The province of New Brunswick recently released a new rebate on heat pumps, that allows homeowners to claim $500 when they install a ductless mini-split heat pump in their home. This has resulted in a surge in popularity for ductless mini-split heat pumps, with more units being installed every day by homeowners looking to save money on their heating bills.
The problem is, contractors in that province are receiving more phone calls than ever from homeowners who have had heat pumps installed, but the heat pumps aren’t living up to their expectations. It seems that some installers are overselling the heat pumps and misrepresenting their capabilities, benefits, drawbacks and how much they can reduce heating bills.
There seems to be some confusion among homeowners about the capabilities of the heat pump they purchased. We think that’s in part because there are actually three different types of heat pumps: mini-splits, air source, and geothermal, and all of them have unique capabilities, features, and limitations. To help clear up the confusion once and for all, we’re going to outline the key differences between the three types of heat pumps.
Energy Distribution System
The energy distribution system is how the heat pump actually delivers heat into your home. The three heat pumps outlined above each have a different energy distribution system, which makes them ideally suited to different applications. Let’s have a look at them now:
A ductless mini-split heat pump has a ductless heat distribution system just like the name suggests. With this heat pump, heating and cooling is delivered through the air from a single air handler. This air handler is usually placed in the main part of an open concept house.
Most air source heat pumps most commonly deliver heating and cooling through centralized ductwork. The ductwork distributes heating and cooling evenly throughout the home.
Geothermal heat pumps are the most versatile of the three units. Depending on what you need, geothermal heat pumps can deliver heating and cooling through air ducts, through radiant in-floor heating or through a combination of the two.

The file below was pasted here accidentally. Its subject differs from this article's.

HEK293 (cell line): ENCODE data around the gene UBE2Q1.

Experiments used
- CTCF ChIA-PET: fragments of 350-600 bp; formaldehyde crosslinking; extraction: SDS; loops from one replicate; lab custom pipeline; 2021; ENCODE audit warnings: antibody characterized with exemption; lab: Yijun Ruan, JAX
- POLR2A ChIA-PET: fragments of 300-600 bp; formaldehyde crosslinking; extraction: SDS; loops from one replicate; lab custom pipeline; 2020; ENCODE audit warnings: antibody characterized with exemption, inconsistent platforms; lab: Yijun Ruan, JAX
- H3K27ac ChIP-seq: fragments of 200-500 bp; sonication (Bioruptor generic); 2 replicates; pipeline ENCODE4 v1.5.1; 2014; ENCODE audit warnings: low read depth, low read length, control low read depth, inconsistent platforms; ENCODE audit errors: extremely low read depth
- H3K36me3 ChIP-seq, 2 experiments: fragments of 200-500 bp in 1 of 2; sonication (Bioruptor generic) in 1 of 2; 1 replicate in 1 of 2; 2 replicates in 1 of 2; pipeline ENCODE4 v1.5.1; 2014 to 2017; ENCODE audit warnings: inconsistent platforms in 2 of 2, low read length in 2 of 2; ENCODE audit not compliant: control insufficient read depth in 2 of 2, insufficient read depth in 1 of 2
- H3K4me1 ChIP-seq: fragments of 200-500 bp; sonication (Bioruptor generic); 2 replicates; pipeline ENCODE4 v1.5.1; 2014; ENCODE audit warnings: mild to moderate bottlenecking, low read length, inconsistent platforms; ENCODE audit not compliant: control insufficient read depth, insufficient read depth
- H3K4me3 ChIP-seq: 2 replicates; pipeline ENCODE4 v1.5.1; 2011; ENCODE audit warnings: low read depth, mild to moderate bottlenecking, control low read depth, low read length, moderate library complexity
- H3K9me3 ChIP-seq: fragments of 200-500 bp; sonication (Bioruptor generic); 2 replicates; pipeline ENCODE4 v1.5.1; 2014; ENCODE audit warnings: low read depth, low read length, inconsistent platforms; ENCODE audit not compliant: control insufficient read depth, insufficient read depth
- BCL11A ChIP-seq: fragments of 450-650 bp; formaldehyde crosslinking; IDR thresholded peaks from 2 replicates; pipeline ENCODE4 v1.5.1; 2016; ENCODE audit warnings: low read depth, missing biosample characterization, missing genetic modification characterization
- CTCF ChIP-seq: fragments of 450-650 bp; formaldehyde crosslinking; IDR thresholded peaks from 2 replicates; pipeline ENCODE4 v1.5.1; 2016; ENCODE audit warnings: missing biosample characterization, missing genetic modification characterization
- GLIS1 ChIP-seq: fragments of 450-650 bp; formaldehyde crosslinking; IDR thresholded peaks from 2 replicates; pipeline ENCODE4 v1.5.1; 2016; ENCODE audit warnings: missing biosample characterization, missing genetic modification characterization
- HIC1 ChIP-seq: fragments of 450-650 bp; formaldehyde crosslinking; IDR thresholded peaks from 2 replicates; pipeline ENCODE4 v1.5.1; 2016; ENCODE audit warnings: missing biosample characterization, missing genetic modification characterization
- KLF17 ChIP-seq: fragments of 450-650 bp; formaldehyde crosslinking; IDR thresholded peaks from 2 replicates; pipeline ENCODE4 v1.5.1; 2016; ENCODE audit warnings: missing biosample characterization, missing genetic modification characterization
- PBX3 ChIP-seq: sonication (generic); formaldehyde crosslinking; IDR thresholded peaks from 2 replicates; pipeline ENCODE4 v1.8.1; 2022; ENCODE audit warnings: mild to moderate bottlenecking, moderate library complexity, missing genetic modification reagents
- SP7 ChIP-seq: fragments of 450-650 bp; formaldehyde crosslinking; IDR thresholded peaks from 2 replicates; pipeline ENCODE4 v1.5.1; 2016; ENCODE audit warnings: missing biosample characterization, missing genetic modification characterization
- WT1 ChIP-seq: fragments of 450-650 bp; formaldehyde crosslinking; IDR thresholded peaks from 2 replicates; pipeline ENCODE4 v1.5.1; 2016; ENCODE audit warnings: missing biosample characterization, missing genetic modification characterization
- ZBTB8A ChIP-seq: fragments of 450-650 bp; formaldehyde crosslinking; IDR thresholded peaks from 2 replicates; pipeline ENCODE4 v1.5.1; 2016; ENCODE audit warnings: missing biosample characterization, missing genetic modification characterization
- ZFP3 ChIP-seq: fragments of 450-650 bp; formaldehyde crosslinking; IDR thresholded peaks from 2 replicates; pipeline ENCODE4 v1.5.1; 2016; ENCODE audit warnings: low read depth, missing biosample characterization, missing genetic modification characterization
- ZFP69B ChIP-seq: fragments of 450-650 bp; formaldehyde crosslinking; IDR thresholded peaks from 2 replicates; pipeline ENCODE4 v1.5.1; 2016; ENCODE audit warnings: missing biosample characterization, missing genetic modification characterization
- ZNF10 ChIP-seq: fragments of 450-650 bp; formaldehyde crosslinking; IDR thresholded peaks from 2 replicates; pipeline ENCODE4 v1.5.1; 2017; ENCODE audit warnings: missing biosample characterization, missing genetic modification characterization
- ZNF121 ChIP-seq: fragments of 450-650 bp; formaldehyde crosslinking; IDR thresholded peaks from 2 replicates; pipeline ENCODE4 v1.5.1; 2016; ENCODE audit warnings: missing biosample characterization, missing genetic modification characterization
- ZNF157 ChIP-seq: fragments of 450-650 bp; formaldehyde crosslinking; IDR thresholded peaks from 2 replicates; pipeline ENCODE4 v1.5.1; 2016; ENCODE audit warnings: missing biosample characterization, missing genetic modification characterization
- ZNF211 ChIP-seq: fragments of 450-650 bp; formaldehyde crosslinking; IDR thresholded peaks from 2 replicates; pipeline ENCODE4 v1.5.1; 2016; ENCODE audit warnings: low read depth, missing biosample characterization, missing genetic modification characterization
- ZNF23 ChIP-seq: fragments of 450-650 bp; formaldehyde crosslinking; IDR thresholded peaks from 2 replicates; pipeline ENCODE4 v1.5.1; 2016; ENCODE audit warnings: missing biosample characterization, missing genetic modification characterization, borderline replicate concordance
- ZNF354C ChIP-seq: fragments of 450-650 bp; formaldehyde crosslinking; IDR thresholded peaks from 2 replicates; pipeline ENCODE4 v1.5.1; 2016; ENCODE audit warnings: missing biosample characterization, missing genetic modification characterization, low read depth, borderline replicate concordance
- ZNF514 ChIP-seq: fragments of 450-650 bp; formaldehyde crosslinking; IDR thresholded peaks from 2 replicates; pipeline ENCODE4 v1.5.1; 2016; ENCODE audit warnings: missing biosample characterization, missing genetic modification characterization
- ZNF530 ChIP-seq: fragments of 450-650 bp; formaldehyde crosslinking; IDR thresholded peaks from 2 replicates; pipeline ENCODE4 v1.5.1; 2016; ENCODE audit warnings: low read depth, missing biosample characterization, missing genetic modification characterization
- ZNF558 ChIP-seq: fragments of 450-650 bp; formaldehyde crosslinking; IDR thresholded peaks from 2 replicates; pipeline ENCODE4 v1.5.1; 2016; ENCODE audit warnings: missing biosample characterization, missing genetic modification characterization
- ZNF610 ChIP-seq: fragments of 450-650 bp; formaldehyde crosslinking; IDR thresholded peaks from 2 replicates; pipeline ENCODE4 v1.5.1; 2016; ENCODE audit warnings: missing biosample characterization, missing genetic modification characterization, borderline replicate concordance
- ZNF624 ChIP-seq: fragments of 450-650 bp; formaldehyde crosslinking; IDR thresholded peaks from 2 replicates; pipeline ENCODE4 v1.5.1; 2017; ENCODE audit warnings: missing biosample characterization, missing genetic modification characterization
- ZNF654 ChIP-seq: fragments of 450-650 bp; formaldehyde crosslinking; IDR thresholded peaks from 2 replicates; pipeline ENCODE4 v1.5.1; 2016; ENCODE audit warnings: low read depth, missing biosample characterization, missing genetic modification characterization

It’s important to consider what capability you want your new home heating system to have. Do you need your new system to provide heating and cooling to your whole home, or are you comfortable with a heating system that will only heat part of your home, the way a fireplace might? This is an important distinction, because the three heating systems we’re looking at today have different capabilities.
A mini-split delivers heating and cooling from a single point air handler, which means it is not an ideal whole-home heat pump. Usually, a mini-split is installed in the main part of an open concept house, and electric baseboards are installed in the rest of the home to supplement the heating it provides. A single mini-split is not capable of heating a whole home. Most mini-splits are suitable for spaces between 375 – 750 square feet. Alternatively, large homes could have three or four mini-splits installed throughout the home to deliver enough heat to keep the entire space warm in winter.
In contrast, a single air source heat pump can deliver whole home heating and cooling and is suitable for the average fully detached home. The average air source heat pump is suited to a home between 1,400 and 3,100 square feet.
Geothermal heat pumps also offer whole home heating and cooling through either forced air ductwork, radiant in-floor heat, or both. Geothermal heat pumps are available in a wide variety of sizes making them suitable for homes ranging from 1,000 to 4,200 square feet. Geothermal heat pumps also come equipped with a desuperheater which allows them to efficiently preheat your domestic hot water.